In general, KYC procedures involve collecting customer data, verifying it against available public sources, making sure that the customer is not in any blacklists, monitoring transaction history and user behavior. What makes things complicated is the lack of standardization on a global scale, which leads to jurisdictions having distinct approaches to implementing and enforcing AML and KYC rules. 

FATF Travel rule

We cannot talk about AML and KYC without mentioning the ‘FATF Travel rule’. The Financial Action Task Force is a global watchdog responsible for devising standards for combating illicit financial activities such as money laundering and terrorist funding. The regulator issues recommendations that are not legally binding, but are nevertheless expected to be implemented by FATF’s 200+ member jurisdictions. A failure to implement the recommendations can result in punitive action.

In 2019, FATF amended its Recommendation 16 to include new guidelines for what the regulator refers to as “virtual asset service providers” (VASPs). According to these guidelines, countries need to ensure that VASPs obtain and exchange information about the sending and receiving counterparties in a cryptocurrency transaction.


Another challenge that blockchain start-ups need to take into account stems from the privacy laws and regulatory frameworks that exist in the different jurisdictions across the world – for example, the General Data Protection Regulation (GDPR) in the EU. Of particular importance is assessing whether there is friction between privacy laws and other legal requirements like AML and KYC.


Blockchain networks with sufficient levels of decentralization are quite resistant to hacks and other types of cyberattacks, as their decentralized nature ensures that there is no single point of failure that can be exploited. However, things are quite different when it comes to blockchain- and crypto-driven businesses. Because they are separate entities, such businesses can be targeted much more easily by hackers. That’s why blockchain businesses, crypto businesses, in particular, need to make sure to implement adequate security measures and procedures, as per the requirements in their respective jurisdictions.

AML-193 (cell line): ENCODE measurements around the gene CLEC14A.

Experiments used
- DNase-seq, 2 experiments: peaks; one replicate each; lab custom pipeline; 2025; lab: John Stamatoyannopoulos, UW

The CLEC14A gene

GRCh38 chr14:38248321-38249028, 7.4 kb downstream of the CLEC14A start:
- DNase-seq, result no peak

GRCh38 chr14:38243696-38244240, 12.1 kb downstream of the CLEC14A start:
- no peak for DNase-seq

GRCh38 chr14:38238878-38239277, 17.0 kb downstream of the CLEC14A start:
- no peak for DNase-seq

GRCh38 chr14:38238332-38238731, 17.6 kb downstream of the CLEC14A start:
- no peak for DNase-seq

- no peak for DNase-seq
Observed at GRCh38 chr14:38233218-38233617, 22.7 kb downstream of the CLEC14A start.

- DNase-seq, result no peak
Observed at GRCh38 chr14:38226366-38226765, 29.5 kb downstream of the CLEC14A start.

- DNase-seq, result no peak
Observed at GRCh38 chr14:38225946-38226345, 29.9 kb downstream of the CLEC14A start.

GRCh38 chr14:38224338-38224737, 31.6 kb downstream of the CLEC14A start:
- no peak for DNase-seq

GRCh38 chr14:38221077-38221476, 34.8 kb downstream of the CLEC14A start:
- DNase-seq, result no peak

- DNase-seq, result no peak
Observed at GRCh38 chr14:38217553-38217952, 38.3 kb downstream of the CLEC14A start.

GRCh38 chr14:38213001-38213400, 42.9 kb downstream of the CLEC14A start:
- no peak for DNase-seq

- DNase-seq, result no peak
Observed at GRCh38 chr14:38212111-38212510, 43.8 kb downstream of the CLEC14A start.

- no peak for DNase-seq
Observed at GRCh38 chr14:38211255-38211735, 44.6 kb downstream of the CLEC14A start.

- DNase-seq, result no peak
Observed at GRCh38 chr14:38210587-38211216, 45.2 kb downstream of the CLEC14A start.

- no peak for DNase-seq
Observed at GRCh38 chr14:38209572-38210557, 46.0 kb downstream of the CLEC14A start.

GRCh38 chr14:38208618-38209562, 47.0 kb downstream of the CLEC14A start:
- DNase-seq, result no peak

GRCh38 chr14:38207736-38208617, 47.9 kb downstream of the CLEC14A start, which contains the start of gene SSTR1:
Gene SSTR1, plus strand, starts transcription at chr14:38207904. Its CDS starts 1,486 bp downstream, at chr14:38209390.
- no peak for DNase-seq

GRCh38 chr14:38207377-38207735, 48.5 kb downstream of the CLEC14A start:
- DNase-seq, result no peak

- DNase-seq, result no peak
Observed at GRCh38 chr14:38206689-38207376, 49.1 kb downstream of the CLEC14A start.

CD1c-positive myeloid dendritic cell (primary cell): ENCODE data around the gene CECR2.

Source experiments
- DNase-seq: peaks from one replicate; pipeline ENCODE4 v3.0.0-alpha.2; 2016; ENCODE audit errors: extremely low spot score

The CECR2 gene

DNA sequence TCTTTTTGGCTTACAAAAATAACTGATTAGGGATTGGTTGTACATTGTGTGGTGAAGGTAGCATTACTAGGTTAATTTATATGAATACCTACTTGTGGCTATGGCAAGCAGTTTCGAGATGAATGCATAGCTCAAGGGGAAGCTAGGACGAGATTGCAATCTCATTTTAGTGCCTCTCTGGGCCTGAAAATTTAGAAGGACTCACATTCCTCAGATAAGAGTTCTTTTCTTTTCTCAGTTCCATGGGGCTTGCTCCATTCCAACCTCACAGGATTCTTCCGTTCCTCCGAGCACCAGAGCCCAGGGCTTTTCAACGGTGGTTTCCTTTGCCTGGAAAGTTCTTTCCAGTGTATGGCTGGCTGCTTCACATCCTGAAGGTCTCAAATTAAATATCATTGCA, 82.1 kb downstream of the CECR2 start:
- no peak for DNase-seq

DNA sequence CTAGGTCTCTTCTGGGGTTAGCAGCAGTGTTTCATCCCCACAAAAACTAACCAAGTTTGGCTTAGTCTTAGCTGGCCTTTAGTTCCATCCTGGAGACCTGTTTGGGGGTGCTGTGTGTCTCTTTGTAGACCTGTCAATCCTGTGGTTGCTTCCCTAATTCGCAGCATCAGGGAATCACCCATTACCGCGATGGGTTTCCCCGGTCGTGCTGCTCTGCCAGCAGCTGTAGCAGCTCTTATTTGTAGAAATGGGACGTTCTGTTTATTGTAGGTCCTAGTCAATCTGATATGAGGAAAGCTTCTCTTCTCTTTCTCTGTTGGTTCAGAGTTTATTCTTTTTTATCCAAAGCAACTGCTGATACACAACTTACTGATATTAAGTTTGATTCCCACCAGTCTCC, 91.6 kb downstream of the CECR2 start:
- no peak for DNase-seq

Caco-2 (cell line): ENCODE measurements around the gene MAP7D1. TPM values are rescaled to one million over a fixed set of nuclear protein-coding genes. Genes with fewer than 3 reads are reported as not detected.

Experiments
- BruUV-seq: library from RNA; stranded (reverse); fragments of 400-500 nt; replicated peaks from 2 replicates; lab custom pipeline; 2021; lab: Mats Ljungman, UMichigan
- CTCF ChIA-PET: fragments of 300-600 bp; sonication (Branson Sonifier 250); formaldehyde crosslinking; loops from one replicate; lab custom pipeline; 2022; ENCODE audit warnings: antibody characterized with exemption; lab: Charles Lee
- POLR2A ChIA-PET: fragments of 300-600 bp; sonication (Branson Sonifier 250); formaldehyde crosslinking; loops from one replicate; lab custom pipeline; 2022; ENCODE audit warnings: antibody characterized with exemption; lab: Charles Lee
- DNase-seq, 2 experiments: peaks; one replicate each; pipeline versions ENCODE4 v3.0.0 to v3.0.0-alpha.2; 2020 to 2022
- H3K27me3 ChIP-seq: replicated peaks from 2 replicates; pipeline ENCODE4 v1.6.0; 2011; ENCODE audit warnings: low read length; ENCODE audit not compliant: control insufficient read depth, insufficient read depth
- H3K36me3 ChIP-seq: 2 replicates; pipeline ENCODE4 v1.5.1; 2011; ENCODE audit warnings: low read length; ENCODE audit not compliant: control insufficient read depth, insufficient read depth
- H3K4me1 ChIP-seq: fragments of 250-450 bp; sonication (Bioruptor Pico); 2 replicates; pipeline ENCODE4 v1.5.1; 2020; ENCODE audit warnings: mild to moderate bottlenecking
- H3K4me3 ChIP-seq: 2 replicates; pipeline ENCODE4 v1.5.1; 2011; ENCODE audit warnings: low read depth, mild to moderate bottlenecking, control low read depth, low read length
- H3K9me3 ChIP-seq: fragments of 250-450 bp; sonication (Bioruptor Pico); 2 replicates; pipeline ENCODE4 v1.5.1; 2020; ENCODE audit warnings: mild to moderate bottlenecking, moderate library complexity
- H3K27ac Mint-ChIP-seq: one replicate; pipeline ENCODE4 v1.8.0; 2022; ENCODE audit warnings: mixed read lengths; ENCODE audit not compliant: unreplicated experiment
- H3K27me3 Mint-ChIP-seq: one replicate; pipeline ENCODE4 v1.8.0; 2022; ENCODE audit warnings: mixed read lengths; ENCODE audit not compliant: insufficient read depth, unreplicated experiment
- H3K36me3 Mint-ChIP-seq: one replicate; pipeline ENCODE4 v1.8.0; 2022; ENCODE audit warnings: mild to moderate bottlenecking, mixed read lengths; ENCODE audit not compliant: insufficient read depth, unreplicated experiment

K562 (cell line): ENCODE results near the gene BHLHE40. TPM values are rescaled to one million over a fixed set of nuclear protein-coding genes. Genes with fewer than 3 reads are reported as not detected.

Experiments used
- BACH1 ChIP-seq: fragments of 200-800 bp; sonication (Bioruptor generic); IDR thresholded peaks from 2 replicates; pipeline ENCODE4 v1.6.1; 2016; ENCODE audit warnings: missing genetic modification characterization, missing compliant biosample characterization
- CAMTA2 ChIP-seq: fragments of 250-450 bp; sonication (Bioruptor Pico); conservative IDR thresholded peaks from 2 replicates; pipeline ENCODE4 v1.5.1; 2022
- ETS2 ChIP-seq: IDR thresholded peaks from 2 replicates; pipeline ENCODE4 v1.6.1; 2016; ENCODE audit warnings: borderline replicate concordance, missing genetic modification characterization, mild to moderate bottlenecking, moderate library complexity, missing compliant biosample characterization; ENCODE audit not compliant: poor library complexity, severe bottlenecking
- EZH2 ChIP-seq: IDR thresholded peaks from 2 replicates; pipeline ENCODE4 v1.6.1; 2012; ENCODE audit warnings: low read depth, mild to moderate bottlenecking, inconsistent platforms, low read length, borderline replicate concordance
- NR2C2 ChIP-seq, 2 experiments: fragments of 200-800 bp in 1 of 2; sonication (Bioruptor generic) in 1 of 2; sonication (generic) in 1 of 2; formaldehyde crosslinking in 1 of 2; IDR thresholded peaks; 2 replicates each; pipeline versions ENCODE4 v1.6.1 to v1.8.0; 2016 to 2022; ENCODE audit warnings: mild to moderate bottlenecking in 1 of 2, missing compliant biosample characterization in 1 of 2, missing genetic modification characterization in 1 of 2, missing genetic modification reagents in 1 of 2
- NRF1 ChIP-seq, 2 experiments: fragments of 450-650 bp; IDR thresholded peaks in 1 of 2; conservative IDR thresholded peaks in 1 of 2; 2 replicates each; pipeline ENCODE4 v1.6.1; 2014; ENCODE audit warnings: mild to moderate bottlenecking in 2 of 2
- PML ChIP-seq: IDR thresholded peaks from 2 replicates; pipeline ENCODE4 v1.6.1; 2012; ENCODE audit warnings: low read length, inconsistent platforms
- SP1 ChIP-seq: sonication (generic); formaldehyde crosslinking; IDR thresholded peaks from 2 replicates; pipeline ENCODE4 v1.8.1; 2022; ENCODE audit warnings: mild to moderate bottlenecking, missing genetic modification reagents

There are plenty of examples of cyber-attacks and other security breaches prompting regulators to take more decisive action towards the crypto space. One such example is the high-profile hack of Japanese crypto exchange Coincheck in early 2018, which forced the local authorities to step up their regulatory efforts and impose more stringent rules for crypto exchanges seeking to operate in the country.

Another potential pitfall that blockchain start-ups have to consider when it comes to security is that blockchain systems are not always impervious to cyber attacks. While it is true that large public blockchains like Bitcoin and Ethereum are practically unhackable, smaller networks with fewer validation nodes are more vulnerable to malicious tactics like the infamous ‘51% attacks’ that could result in bad actors gaining control over more than half of a network’s computing/voting power. This is worth keeping in mind if you’re trying to build a new blockchain network from scratch.

Intellectual property

One of the biggest strengths of blockchain technology is that it is largely open-source. This has been crucial for fostering innovation in the blockchain space, as developers have been able to build on top the work of their peers to fuel the next iterations of the technology. However, the open-source licenses that make this way of working possible often come with specific restrictions. So blockchain start-ups need to be keenly aware of what rights they gain under a given license and what restrictions they need to take into account.

Start-ups also need to consider patenting components that are critical for the success of their applications. Those can include payment processing systems, encryption methods, etc.

A helpful hand

With rules and regulations varying, sometimes quite wildly, from one destination to another, dealing with the various legal issues that can occur as a result of the widespread regulatory uncertainty can be quite challenging, especially for a start-up. That’s why enlisting the services of an experienced legal advisor can be a life saver. At LimeLegal, we have vast experience in helping start-ups deal with the legal implications blockchain technology has in various jurisdictions, namely the UK, Ireland, the US, Germany, Switzerland, Bulgaria, Malta, Lichtenstein, Estonia, Lithuania, and Gibraltar. We have a comprehensive suite of legal services including advising on token offerings such as initial coin offerings (ICOs) and security token offerings (STOs), fintech and blockchain company registration, consultancy on taxation, and blockchain regulation in the EU, and others. In case you are on the lookout for a capable blockchain legal advisor, do not hesitate to get in touch.